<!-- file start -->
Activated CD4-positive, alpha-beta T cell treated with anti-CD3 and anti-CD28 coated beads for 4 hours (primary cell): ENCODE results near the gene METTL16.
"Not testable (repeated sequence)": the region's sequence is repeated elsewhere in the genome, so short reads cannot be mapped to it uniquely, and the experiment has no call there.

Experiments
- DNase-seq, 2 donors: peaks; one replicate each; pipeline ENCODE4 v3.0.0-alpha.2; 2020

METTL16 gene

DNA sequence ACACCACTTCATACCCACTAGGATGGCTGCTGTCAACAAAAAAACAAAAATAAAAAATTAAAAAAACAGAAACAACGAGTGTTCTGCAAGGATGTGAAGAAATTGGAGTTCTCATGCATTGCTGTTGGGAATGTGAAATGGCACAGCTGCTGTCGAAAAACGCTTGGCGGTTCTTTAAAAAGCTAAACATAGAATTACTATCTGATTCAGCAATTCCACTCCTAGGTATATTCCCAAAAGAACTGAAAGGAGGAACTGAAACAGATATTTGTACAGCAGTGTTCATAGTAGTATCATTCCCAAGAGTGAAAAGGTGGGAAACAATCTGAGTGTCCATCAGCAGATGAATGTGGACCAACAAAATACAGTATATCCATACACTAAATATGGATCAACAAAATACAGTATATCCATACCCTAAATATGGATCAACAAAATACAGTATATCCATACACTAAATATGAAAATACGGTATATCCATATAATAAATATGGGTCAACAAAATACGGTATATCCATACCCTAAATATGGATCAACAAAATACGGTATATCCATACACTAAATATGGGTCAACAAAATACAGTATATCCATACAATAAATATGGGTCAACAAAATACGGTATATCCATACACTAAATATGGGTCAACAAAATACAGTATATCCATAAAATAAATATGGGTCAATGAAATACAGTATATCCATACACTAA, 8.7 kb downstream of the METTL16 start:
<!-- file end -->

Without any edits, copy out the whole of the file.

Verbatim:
Activated CD4-positive, alpha-beta T cell treated with anti-CD3 and anti-CD28 coated beads for 4 hours (primary cell): ENCODE results near the gene METTL16.
"Not testable (repeated sequence)": the region's sequence is repeated elsewhere in the genome, so short reads cannot be mapped to it uniquely, and the experiment has no call there.

Experiments
- DNase-seq, 2 donors: peaks; one replicate each; pipeline ENCODE4 v3.0.0-alpha.2; 2020

METTL16 gene

DNA sequence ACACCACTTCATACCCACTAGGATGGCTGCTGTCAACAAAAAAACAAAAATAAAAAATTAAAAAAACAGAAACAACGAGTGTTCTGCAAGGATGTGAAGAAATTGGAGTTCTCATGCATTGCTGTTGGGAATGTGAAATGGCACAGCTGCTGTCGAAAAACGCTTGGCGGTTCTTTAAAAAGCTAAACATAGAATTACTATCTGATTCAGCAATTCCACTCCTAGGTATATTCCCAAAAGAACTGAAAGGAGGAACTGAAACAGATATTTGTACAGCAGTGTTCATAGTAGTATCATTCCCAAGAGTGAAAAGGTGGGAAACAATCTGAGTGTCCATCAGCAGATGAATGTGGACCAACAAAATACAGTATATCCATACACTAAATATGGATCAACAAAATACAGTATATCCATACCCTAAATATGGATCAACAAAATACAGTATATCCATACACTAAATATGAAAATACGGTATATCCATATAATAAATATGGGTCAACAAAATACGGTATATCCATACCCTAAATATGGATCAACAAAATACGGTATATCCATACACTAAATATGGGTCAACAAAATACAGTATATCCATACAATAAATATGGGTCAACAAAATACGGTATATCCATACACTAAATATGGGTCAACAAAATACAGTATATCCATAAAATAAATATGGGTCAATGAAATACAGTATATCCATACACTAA, 8.7 kb downstream of the METTL16 start: